Assault on Idlib risks ‘scattering terrorists’ abroad: Paris

French Foreign Minister Jean Yves Le Drian delivers a speech at the annual French ambassadors' conference in Paris, France, August 29, 2018. (Reuters/File)
Updated 11 September 2018
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Assault on Idlib risks ‘scattering terrorists’ abroad: Paris

  • French Foreign Minister Jean-Yves Le Drian warned Tuesday that a Syrian government offensive on the last rebel stronghold of Idlib could scatter thousands of terrorists

PARIS: French Foreign Minister Jean-Yves Le Drian warned Tuesday that a Syrian government offensive on the last rebel stronghold of Idlib could scatter thousands of foreign terrorists abroad, posing a security threat to the West.
“There are in all likelihood dozens of French fighters from both Al-Qaeda and Daesh” in Idlib, Le Drian told France’s BFMTV, warning that there were “also many terrorists from other nations who could scatter” in the event of a joint Syrian-Russian offensive, posing “risks for our security.
Le Drian said there was “still time to guard against this scenario” and expressed support for Turkey “in its efforts to keep the population safe, particularly the civilian population.”
France, the European country worst hit by a wave of attacks since 2015, has been on high alert for radicals returning home from areas in Iraq and Syria that have been recaptured from Daesh.
Le Drian estimated at “between 10,000 and 15,000” the number of terrorists left in Idlib.
“The attack being prepared by the Syrian regime with Russia’s backing is extremely dangerous,” he said.


Four killed in torrential Tunisia rains

Updated 3 min 22 sec ago
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Four killed in torrential Tunisia rains

NABEUL, Tunisia: Flash floods in Tunisia’s Cap Bon peninsula have killed at least four people, authorities said Sunday, as surging waters caused by heavy rains carried away homes, cars and chunks of road.
Among the four dead were two sisters, swept away as they left work at a factory in Bou Argoub, 45 kilometers southeast of the capital, the interior ministry said.
A 60-year-old man drowned near the town of Takilsa and another man was found dead in Bir Bouregba, close to the town of Hammamet, ministry spokesman Sofiene Zaag told AFP.
Saturday’s storm caused water levels in some areas to rise as much as 1.7 meters (5.6 feet), as bridges and roads were damaged in record rains that dropped the equivalent of nearly six months of average precipitation.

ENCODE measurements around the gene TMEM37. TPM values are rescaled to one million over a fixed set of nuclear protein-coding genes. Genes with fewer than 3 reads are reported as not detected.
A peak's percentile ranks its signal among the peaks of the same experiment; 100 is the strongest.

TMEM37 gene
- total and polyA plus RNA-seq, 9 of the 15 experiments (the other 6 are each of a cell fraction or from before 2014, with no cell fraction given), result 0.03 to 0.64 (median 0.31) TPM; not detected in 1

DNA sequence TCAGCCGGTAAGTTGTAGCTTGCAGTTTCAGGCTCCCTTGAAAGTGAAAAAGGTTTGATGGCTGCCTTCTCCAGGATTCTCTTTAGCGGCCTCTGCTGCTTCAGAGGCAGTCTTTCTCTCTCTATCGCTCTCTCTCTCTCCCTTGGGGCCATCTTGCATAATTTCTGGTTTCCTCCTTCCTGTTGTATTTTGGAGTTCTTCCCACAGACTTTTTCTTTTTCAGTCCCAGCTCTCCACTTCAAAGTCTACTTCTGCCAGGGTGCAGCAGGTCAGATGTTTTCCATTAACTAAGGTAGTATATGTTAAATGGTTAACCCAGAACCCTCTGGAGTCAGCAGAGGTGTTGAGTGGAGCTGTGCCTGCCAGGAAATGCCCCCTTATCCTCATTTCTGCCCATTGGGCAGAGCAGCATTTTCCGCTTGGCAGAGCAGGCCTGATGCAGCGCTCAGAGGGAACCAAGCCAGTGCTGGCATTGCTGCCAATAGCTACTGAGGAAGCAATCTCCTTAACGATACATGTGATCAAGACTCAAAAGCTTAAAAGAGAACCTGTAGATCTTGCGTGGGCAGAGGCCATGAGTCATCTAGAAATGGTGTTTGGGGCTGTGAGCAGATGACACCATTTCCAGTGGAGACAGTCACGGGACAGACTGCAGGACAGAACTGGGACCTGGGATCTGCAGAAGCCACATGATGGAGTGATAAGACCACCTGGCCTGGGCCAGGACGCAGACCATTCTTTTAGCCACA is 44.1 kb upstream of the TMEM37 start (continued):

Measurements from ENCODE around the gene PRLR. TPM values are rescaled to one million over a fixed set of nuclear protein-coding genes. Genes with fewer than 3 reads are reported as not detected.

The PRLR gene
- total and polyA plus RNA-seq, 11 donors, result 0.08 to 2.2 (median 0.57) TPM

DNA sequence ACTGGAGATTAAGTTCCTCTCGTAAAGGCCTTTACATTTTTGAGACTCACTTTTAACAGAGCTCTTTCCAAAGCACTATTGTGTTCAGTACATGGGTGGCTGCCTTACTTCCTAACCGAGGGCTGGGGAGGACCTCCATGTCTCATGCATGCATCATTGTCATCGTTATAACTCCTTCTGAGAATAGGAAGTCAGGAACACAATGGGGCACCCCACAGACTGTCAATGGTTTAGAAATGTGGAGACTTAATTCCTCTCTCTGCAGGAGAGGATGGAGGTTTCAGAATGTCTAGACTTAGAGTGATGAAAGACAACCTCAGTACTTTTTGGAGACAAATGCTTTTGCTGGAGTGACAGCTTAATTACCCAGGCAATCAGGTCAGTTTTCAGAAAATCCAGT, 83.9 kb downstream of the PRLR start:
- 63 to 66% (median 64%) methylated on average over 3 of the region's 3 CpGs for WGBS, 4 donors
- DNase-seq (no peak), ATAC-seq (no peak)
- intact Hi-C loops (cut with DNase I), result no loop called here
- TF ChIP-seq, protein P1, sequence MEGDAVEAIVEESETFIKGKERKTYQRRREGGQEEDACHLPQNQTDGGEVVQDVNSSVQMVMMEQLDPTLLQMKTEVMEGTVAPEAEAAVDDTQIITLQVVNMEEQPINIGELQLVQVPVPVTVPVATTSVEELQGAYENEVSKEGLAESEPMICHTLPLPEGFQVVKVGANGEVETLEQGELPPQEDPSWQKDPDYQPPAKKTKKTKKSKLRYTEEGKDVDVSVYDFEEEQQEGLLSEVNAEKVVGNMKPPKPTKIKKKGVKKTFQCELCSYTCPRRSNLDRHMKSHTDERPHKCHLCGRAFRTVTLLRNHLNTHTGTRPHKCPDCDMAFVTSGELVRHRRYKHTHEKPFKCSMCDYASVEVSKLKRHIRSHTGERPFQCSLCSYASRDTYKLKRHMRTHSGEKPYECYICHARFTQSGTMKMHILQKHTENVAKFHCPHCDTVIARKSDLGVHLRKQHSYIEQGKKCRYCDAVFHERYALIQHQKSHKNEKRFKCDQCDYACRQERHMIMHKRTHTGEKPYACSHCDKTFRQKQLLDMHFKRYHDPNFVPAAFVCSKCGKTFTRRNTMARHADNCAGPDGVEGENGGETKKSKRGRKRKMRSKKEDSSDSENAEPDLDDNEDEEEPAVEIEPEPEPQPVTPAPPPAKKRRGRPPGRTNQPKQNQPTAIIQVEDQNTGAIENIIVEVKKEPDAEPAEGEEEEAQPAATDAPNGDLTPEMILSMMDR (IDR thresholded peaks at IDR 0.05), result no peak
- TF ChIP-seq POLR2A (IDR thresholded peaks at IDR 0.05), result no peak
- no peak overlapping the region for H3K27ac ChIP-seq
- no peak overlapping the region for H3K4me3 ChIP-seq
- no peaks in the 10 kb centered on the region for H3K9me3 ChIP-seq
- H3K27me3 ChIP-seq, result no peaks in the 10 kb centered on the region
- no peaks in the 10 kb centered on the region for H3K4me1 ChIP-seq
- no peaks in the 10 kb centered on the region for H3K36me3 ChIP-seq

“It was raining since noon and (in the afternoon) it became torrential. The water flooded over the bridge and onto the road,” Moncef Barouni, a resident in the coastal town of Nabeul, told AFP.
In just minutes, “the water swept away the fence, then the boiler room, the summer kitchen and a part of the house,” he said.
“I was scared for my life.”
The storm dumped 200 millimeters (7.9 inches) of rain on Nabeul and up to 225 millimeters in the city of Beni Khalled, in the peninsula’s center, according to Tunisia’s National Institute of Meteorology.
It was the heaviest rainfall since the institute began keeping a record in 1995, the institute said, adding that it had issued a warning about the storms on Friday.
Videos posted to social networks showed surging waters carrying cars and pieces of road in the north of the peninsula.
Tunisian authorities said they had dispatched police, army and rescue teams to the region on Saturday afternoon, in addition to mobilizing ambulances and two helicopters.
Authorities also took preventative measures in the Sahel region further south in anticipation of further rains, but by Sunday they appeared to have subsided.
The sun was out Sunday and receding water levels meant most of the area’s roads were passable by car, Zaag said, although the region’s telephone networks were still largely out of service.
Severe thunderstorms have hit the North African country since the middle of last week, flooding roads and damaging property, sparking anger against the authorities for allegedly failing to maintain drainage systems.